An interesting article about it here

301 redirect in nginx

A permanent server redirect is useful when you move domain, or when you want to redirect
users to the WWW-version

Example for nginx, add the following into /etc/nginx/conf.d/redirect.conf

server {
    server_name oldDomain.com;
    return 301 $scheme://www.newDomain.com$request_uri;
}

 

How to fix docker slowness (volumee mounting) with Docker-sync + PHPStorm file watchers

I’ve experienced lots of slowness using docker for Mac (xhyve), due to volume mounting.

A solution to that I’ve been using successfully for a few week is composed by docker-sync (rsync) and PHPStorm file watcher.

docker-sync (rsync)

I’ve used the rsync solution for docker-sync. Simple, but the downside is that newly created files in the container are not shared outside. That’s not generally a problem except when some code is generated from inside the container (e.g. Doctrine migrations). When needed, a normal mounting for those directories can still be used, or (more complicated), the file can be copied into the host with a docker cp command.

Other downsides are the slowness to rsync watch (a few seconds that can be annoying in some cases), that leads me to the next point:

PHPStorm file watcher

PHPStorm supports the execution of custom scripts on save (file watchers). The idea is having those file watchers to perform an immediate docker cp inside the container with the modified file.

The screenshot should be clear enough. Replace docker bin with the real path of your docker executable (not the symlink), and <CONTAINER_NAME> with your docker container, and adjust /app/ to have docker cp copying files where your docker container expects.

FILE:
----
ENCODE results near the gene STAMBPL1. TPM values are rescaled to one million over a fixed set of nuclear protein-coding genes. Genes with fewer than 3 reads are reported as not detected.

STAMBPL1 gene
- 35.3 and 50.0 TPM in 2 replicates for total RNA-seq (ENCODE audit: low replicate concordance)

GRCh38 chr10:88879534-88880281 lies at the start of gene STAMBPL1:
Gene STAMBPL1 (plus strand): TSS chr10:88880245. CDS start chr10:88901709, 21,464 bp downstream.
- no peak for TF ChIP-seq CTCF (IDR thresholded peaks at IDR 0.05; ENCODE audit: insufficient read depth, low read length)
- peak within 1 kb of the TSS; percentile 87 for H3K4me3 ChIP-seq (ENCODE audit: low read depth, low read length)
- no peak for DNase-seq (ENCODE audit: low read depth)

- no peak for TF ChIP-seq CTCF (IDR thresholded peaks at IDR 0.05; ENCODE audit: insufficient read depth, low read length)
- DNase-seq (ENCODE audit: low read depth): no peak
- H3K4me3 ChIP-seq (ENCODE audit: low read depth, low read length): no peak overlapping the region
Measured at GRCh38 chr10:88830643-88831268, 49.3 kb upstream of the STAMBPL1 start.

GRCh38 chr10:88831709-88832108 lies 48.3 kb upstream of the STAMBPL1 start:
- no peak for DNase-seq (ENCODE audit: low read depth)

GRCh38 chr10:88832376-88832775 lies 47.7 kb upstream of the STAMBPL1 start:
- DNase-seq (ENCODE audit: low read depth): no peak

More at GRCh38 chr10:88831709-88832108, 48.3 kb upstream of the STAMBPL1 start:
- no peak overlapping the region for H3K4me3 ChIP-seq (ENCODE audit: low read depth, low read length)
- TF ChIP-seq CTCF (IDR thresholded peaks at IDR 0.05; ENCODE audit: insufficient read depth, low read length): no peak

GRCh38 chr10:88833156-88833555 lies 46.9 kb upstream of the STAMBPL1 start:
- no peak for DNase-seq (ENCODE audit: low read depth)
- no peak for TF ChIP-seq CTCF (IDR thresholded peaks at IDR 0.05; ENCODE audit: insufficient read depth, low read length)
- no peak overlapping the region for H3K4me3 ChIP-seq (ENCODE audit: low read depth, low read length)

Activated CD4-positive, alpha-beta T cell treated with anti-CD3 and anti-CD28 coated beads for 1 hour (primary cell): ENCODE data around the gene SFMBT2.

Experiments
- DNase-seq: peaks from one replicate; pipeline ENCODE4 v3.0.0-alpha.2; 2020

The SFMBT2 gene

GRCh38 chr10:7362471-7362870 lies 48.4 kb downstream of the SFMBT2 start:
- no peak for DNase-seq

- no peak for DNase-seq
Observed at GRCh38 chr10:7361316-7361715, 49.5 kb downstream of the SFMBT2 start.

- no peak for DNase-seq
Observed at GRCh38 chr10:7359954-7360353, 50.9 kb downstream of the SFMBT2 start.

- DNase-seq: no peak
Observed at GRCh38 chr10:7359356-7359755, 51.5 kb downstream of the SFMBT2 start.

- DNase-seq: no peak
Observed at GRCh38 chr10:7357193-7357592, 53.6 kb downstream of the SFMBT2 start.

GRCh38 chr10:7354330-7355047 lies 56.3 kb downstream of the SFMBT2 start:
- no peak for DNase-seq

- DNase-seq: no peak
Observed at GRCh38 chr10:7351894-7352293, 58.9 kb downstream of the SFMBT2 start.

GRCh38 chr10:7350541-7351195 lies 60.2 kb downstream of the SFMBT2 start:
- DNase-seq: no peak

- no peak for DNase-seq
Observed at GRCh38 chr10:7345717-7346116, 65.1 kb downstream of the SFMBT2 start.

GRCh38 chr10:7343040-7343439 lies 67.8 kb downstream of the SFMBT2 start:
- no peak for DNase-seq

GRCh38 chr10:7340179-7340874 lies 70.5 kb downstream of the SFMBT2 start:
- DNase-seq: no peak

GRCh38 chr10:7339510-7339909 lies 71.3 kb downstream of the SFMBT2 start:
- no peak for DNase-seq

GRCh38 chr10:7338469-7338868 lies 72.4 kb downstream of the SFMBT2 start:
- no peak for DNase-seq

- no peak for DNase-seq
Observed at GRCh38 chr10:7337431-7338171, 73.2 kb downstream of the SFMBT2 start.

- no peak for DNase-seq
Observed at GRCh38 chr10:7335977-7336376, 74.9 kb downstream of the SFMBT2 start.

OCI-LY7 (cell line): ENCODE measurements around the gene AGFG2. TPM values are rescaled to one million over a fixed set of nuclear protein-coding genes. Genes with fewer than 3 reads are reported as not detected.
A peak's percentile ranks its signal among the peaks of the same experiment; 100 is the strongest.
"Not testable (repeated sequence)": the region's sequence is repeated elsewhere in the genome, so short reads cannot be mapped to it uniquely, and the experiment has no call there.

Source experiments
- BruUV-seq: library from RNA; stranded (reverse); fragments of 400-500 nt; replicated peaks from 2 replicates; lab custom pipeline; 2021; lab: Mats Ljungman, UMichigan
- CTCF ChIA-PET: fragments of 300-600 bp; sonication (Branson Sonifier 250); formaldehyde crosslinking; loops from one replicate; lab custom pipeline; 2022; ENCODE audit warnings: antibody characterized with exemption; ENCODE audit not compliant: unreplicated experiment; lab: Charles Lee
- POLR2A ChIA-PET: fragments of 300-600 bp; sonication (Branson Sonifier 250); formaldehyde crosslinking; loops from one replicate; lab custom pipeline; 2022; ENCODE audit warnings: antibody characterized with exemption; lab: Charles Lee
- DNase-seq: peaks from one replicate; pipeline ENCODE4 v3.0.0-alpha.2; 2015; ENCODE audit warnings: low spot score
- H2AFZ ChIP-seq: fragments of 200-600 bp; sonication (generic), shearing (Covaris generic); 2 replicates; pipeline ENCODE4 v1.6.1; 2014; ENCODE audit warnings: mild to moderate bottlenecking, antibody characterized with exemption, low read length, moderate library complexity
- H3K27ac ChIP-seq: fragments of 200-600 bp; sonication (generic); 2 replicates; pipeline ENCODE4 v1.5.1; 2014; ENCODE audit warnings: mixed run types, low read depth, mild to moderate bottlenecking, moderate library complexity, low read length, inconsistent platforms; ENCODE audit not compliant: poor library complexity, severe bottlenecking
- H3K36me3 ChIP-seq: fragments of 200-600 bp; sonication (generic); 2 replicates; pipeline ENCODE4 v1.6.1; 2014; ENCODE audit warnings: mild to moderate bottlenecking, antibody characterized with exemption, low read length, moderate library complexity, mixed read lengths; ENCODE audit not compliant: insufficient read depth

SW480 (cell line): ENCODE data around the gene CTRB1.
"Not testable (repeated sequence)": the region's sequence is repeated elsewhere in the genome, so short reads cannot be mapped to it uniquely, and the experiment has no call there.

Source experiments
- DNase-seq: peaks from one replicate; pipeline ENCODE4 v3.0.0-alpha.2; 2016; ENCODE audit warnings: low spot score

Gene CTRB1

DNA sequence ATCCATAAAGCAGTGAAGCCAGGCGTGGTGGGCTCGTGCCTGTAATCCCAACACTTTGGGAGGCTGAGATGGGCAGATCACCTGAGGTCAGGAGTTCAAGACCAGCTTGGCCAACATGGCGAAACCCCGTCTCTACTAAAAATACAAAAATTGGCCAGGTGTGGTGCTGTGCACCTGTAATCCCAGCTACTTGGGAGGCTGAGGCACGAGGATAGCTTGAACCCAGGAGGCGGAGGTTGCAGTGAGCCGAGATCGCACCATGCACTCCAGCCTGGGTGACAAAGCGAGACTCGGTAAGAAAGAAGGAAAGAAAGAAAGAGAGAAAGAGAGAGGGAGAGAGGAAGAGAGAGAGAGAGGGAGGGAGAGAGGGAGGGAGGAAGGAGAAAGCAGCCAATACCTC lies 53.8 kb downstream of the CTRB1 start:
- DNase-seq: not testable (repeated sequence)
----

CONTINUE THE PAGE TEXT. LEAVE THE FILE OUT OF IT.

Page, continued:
Depending on your needs, you might want to adjust your shares, and decide whether vendor directory needs to be watched or not.

Note: You can’t just use the file watcher, or you’ll have the rebuild (or manually copy all the files) any time you switch branch.

PHPStorm File Watcher Docker cp

PHPStorm File Watcher to copy files inside docker container – example

 

SymfonyCon, Berlin 2016, notes and thoughts

Berlin

Berlin

I wrote an article for the Italian PHP conference last year, so I decided to repeat that and write up some notes I took at the Symfony Conference in Berlin 2106. Talks and notes at this link.

Conference format

I personally prefer conferences around a wide subject, in order to list to more variety of talks, spreading across the whole area of the technology. This one was a 2 days conference around a single framework, so I was expecting to get a bit bored, and I was right. Lots of talks around minor functionalities on the framework that I can easily read online, or things I already know. Some talks were fortunately more general therefore more of my interest. And that’s because I want a talk to inspire me, giving me clues, tips, but not repeating what the online documentation says.